Japanese Prime Minister Shinzo Abe has also said that the Tokyo Olympics could not be held in 2021 unless the virus is contained.
The International Olympic Committee’s (IOC) President Thomas Bach has said the Tokyo Olympics will have to be completely scrapped if they don’t take place next year. In March, the IOC and Japanese government had taken the decision to postpone the Olympics -- originally scheduled to start in July -- to next year.
Japanese Prime Minister Shinzo Abe has also said that the multi-sport event could not be held in 2021 unless the virus is contained. Bach agreed with him and said he understood his position. “Quite frankly, I have some understanding for this, because you can’t forever employ 3,000 or 5,000 people in an Organising Committee,” Bach told the BBC.
“You can’t every year change the entire sports schedule worldwide of all the major federations. You can’t have the athletes being in uncertainty.”
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Bach said the IOC was committed towards holding the Olympics next year, including a situation where the athletes will be asked to quarantine. “What could this mean for life in an Olympic Village?” he said. “All these different scenarios are under consideration and this is why I’m saying it’s a mammoth task, because there are so many different options that it’s not easy to address them (now). When we have a clear view on how the world will look on 23 July, 2021, then (we will) take the appropriate decisions.”
While these decisions are being considered at the higher echelons of the power structure, the Tokyo Games’ logo has come under the spotlight again -- with a satirical mock-up depicting logo as the new coronavirus pulled after Olympic organisers branded it “insensitive” and said it infringed copyright.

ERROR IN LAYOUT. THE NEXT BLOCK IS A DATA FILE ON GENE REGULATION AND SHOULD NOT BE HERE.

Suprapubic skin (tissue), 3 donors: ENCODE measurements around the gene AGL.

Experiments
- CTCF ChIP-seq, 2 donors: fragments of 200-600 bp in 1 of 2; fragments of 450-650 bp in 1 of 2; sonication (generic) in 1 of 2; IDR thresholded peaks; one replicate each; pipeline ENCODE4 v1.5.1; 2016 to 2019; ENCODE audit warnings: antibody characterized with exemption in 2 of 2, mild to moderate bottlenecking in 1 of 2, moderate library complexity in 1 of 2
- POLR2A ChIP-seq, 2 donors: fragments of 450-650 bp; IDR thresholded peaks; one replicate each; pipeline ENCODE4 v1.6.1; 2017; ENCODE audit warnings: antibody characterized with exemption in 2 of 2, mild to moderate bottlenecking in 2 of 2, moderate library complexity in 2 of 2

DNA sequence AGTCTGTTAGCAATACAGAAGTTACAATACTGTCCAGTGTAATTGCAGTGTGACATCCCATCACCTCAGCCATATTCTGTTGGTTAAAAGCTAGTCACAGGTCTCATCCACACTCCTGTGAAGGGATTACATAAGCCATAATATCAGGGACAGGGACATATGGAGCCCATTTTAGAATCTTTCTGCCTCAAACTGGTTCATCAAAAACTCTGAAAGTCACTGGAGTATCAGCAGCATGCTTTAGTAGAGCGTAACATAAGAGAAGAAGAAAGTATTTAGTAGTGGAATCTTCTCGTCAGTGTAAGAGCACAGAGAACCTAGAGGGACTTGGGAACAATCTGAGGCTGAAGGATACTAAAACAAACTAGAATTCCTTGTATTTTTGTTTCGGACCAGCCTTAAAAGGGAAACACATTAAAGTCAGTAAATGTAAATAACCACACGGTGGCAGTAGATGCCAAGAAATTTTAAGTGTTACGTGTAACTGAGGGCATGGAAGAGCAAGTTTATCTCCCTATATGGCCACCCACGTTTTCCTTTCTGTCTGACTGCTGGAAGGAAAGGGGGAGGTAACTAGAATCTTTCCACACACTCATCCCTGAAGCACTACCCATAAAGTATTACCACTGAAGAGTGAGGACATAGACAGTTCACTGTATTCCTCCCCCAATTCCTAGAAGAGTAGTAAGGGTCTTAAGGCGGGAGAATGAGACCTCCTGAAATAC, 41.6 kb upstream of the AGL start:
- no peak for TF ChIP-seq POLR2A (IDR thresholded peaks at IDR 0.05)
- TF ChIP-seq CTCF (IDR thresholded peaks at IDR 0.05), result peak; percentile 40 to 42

The design combined the distinctive, spiky image of the coronavirus cell with the blue-and-white Tokyo 2020 logo, and appeared on the front page of an in-house magazine published by the Foreign Correspondents’ Club of Japan (FCCJ).
FCCJ president Khaldon Azhari said on Thursday the club had decided to withdraw the image and remove it from its website after advice that its legal defence against a potential copyright breach was “not strong“.
“More importantly, we are all in this coronavirus crisis together and clearly the cover offended some people in our host country Japan,” said Azhari, voicing “sincere regret“.
Speaking to reporters on Monday, Tokyo 2020’s chief spokesman Masa Takaya said it was ‘very disappointing to see the Games emblem being distorted and associated with the novel coronavirus, which affects human lives, the economy and our society’.
He said it was also an infringement of the copyright owned by Tokyo 2020, and revealed that top Olympic bosses had requested that the FCCJ remove the image. “I also have to say this is insensitive to many people being affected by this damaging and painful situation,” said Takaya.
Although the circulation of the magazine is tiny, this is not the first time Tokyo 2020 has become embroiled in a dispute over its logo.
It was forced to scrap its original emblem after claims of plagiarism from a Belgian designer, who said it was “virtually identical” to his logo for a theatre in Liege, eastern Belgium.
More than 17,100 people have been reported to have tested Covid-19 positive in Japan, with 797 deaths.
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